In the context of her grammy-winning gospel album ‘Downtown Church’, Griffin was asked about her own opinion on Christianity. She explained that she had a lot of problems with the current state of the church: “The terminology of Christianity has been taken by – I can’t even call them Conservatives – self-serving groups. And also there’s a patriarchal aspect to them that, as a woman, I have problems with.” However, she was interested in exploring that kind of music, and particularly enjoyed experimenting with African gospel music. Griffin remained ambiguous about whether, like her father, she had discovered in herself a latent spirituality.
Griffin remained tactfully non-committal on the topic of royalties and musicians’ rights: “I don’t like the idea of the already-wealthy making money by exploiting musicians, but I also think that music should be shared and listened to.”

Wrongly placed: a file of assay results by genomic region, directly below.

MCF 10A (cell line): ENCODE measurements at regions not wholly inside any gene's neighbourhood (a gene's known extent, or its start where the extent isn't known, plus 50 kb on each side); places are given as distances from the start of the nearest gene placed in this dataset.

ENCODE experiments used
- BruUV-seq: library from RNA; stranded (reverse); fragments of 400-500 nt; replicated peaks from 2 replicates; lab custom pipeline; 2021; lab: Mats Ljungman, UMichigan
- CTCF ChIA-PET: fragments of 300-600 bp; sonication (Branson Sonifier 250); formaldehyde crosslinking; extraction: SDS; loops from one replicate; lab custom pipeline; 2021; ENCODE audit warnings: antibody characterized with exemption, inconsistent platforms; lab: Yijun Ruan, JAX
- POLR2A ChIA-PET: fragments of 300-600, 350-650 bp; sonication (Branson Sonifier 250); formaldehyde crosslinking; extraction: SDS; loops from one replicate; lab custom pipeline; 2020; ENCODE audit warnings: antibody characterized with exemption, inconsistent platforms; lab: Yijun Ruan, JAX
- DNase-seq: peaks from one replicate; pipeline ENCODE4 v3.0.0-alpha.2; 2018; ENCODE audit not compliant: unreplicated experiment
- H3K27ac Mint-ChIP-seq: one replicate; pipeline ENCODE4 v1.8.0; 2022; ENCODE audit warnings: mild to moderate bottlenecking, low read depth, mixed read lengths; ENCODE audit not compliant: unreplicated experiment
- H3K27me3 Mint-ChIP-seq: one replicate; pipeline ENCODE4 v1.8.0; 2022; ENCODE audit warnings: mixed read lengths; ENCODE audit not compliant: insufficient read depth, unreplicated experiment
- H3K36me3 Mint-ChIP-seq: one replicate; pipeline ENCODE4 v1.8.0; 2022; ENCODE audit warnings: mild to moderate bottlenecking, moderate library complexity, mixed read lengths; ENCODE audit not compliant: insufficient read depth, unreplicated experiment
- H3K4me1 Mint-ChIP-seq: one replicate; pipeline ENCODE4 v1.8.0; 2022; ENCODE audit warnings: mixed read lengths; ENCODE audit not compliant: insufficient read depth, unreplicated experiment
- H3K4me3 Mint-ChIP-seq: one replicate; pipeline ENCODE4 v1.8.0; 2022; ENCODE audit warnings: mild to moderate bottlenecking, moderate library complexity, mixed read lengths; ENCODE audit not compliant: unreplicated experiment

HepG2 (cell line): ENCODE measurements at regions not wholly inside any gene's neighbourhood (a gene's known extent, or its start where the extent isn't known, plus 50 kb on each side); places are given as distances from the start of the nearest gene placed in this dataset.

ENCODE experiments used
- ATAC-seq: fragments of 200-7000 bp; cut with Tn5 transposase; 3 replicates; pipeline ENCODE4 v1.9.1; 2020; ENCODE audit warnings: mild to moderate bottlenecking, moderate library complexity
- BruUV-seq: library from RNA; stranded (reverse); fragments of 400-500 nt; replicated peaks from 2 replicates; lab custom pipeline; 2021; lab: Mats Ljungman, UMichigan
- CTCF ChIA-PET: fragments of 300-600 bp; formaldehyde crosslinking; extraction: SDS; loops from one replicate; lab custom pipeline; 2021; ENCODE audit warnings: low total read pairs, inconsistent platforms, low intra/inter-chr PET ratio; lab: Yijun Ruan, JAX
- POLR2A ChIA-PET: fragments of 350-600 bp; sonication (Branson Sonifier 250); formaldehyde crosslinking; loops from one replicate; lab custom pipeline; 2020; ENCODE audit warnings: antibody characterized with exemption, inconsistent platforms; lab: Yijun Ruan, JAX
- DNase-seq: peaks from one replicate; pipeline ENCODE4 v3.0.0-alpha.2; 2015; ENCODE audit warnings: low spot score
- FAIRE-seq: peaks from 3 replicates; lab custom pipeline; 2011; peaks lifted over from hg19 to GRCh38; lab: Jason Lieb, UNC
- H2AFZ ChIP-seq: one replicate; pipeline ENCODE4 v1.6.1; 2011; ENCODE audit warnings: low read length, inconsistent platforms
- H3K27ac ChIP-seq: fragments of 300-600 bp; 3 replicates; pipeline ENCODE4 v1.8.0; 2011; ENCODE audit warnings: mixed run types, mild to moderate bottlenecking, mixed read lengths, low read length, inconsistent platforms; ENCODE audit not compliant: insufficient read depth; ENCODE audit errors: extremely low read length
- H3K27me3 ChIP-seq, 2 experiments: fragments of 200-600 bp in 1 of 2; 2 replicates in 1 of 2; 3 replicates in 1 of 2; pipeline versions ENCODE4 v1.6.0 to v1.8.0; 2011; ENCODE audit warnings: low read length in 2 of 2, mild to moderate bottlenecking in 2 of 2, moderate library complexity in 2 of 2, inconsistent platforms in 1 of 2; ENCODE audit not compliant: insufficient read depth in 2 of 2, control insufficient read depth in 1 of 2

In response to requests for advice from the gathered students in the room, Patty simply said, “Have an idea of what integrity is to you, and stick to that. I think integrity is personal and you have to discover that for yourself.”
Following this, she closed the show with Mary, a song written about her grandmother from Dingle; a woman she never actually knew, but whose memory inspired her.
For an afternoon of music dedicated to building Irish-American bridges, it was a fitting conclusion.